Wow, this was a bit of a learning curve for me!
This part will explain how I used the Pi Zero software to make the bag light-up headless. That is, start up the code automatically without it being attached to a keyboard and screen.
Coding the arrangement of lighting patterns in Python was relatively straightforward. I just followed Jon Witt’s instructions in his book here: Wearable tech projects with a Pi Zero
The first new thing I had to learn was ‘What is a shebang?’ because that was why my first attempts didn’t work.
A shebang is this line at the top of a Python program:
Apparently, when you are working with keyboard and screen this statement, which gets Python started, is automatically added if it wasn’t coded at the top. When you are working headless you have to add it yourself. So that was the main problem I had with getting the code to work headless.
After you’ve got the Python program completed correctly, the automatic start-up is coded in the LX Terminal.
Full instructions are in Jon’s book and I can’t profess to understand what they do but I managed to save them to my Pi Zero using the Terminal. Well, I confess, I typed these in and saved them several times because I thought this was where my mistake lay. However it was, ‘All about that Shebang!’ So, in the end after typing and saving several times, I had a typo in the LX Terminal script – therefore please be careful with those characters and spaces.
(By the way, if you haven’t heard ‘All about that Bass’ by Meghan Trainor then I’m sorry about my silly reference to her song.)
In the text, one thing I wasn’t sure about was this word: systemctl . This stands for system control so don’t get mixed up between the l and 1 .
The headless start-up uses a piece of software called systemd which I don’t know much about – but it works, as you can see in this video: A LED … So I’d created a system ‘service definition’. An explanation from a Linux site states: A Linux service is an application (or set of applications) that runs in the background waiting to be used, or carrying out essential tasks. So I have ‘defined’ one of these to carry out the headless start up.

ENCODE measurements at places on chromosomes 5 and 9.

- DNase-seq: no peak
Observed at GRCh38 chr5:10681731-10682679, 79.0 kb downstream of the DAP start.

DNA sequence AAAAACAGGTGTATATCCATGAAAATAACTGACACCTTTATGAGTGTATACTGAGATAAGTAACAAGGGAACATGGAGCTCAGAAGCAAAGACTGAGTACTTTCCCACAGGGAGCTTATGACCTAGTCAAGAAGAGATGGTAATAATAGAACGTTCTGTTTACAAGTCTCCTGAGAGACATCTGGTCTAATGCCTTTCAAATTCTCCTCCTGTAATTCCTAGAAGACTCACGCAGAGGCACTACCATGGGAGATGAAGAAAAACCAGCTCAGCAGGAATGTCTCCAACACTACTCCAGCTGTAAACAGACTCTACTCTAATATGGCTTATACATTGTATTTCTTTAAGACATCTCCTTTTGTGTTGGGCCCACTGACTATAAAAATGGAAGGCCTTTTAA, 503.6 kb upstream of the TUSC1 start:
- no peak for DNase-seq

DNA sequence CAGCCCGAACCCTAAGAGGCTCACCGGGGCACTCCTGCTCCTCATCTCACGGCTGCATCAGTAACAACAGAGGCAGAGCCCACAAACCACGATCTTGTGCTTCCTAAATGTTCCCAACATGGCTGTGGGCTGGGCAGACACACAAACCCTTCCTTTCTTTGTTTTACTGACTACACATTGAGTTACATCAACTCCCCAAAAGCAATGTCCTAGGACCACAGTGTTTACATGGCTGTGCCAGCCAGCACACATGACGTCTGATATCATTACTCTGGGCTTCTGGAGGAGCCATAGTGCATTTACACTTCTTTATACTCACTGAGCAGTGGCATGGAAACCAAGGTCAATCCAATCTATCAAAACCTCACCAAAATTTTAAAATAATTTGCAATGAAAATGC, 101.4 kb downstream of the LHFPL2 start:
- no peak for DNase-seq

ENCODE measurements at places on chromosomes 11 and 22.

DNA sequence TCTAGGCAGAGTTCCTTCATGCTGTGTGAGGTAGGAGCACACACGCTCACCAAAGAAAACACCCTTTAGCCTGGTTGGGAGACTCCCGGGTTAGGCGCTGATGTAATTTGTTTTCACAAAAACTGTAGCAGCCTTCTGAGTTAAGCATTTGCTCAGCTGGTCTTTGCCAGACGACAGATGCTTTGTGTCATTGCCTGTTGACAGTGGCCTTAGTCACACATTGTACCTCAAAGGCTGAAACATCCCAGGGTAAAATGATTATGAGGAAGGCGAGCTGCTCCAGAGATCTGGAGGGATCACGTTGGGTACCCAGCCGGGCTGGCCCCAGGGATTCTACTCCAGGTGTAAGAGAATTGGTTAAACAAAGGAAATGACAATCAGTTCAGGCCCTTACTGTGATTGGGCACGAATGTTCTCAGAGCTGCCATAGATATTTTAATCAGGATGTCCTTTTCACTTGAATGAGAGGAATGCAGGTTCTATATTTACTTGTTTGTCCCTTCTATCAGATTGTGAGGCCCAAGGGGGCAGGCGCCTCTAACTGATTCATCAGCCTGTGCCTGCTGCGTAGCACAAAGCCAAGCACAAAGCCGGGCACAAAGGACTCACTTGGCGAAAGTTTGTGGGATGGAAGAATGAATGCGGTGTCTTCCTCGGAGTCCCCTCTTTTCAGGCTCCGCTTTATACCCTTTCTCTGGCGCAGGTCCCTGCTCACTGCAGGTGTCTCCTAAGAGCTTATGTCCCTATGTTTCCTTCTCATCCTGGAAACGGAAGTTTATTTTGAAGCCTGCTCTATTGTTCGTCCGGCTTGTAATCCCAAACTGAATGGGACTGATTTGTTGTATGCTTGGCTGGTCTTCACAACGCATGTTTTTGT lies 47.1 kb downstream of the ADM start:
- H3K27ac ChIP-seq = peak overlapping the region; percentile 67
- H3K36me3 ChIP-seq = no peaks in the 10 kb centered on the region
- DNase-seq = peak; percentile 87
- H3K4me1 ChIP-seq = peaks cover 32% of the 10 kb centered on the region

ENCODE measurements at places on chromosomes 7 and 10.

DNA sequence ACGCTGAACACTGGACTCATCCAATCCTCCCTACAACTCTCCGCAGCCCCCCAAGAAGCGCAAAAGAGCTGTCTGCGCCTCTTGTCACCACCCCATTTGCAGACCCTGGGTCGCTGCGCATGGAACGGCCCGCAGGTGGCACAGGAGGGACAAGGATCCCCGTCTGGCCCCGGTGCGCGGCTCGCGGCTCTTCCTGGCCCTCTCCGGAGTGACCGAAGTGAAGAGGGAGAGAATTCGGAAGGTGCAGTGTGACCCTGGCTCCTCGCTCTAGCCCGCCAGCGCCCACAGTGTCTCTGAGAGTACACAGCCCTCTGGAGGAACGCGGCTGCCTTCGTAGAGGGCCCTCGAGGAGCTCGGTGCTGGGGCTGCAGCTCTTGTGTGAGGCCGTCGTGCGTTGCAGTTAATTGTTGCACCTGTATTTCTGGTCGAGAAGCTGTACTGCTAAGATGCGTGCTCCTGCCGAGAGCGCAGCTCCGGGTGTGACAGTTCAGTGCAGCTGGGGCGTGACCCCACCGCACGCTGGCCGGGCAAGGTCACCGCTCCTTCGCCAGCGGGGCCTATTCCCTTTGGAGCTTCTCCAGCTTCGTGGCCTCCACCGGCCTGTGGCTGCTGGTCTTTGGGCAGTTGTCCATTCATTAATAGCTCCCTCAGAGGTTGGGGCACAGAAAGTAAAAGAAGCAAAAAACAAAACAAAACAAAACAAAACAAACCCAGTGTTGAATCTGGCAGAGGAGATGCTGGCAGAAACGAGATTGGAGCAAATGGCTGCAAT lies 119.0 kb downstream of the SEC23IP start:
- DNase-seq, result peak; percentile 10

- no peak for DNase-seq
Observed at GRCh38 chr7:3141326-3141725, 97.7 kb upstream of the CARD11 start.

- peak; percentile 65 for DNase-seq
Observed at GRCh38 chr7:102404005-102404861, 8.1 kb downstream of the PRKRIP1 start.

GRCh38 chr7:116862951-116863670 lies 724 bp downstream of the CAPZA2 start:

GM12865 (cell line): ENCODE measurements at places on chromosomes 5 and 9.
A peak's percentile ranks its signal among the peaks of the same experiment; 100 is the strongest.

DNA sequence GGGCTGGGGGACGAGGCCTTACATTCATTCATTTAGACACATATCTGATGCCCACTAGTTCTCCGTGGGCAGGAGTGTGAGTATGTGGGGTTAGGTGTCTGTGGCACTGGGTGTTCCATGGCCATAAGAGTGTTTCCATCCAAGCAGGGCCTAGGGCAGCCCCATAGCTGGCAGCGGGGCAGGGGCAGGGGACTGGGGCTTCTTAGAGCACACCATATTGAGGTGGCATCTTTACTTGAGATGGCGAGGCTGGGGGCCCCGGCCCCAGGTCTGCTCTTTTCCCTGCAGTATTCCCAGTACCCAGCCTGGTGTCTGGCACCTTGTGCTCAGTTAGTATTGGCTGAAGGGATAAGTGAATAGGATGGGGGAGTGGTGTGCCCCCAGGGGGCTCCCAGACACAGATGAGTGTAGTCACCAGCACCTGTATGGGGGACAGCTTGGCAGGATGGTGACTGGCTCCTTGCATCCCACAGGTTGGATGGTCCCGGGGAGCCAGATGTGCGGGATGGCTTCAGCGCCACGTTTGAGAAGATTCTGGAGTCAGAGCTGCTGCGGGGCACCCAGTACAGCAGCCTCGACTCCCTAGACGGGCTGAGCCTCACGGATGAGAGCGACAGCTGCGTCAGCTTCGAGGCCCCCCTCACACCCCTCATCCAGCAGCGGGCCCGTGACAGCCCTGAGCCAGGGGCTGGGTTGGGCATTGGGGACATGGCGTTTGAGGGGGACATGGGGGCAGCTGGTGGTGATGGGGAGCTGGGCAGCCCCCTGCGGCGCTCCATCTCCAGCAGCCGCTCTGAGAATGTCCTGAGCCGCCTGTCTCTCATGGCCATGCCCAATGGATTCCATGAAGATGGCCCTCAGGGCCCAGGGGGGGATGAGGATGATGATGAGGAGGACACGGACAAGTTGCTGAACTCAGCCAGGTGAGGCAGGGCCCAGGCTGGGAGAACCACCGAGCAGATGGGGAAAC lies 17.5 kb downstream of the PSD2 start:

As I hadn’t included a button switch in the circuit, I also had to add code to my Python program to make sure the Pi Zero shuts down properly.
Mike Horne of CamJam and Pi Wars gave me this method of shutting down. (Go to Pi Wars in April – it’s great!)
At the top of your Python program type:
from subprocess import call
and at the end of your code put:
call(“shutdown -h now”, shell=True)
(In ‘-h’ the h stands for ‘halt’ I think)
and the Pi Zero will shutdown correctly after the light pattern finishes.
Next time I do a wearables project I’ll incorporate a button switch as they’re only 97p here: at CPC
In some ways, it would have been easier to use an Adafruit Gemma or similar, like I did on my first wearables project, but I’ve learnt so much from using a Pi Zero here. And I do appreciate being able to use bog-standard Python to control the LEDs rather than a different API (Application Programming Interface) such as the Arduino one. This was described here: Gemma wearables starter pack – 2
I chickened out of using SSH to start up my Pi Zero from another computer so that’s something I need to tackle in the future.
Well, I’m so pleased I finished it (and it works!) in time for the 6th Big Birthday of the Raspberry Pi on 3rd – 4th March!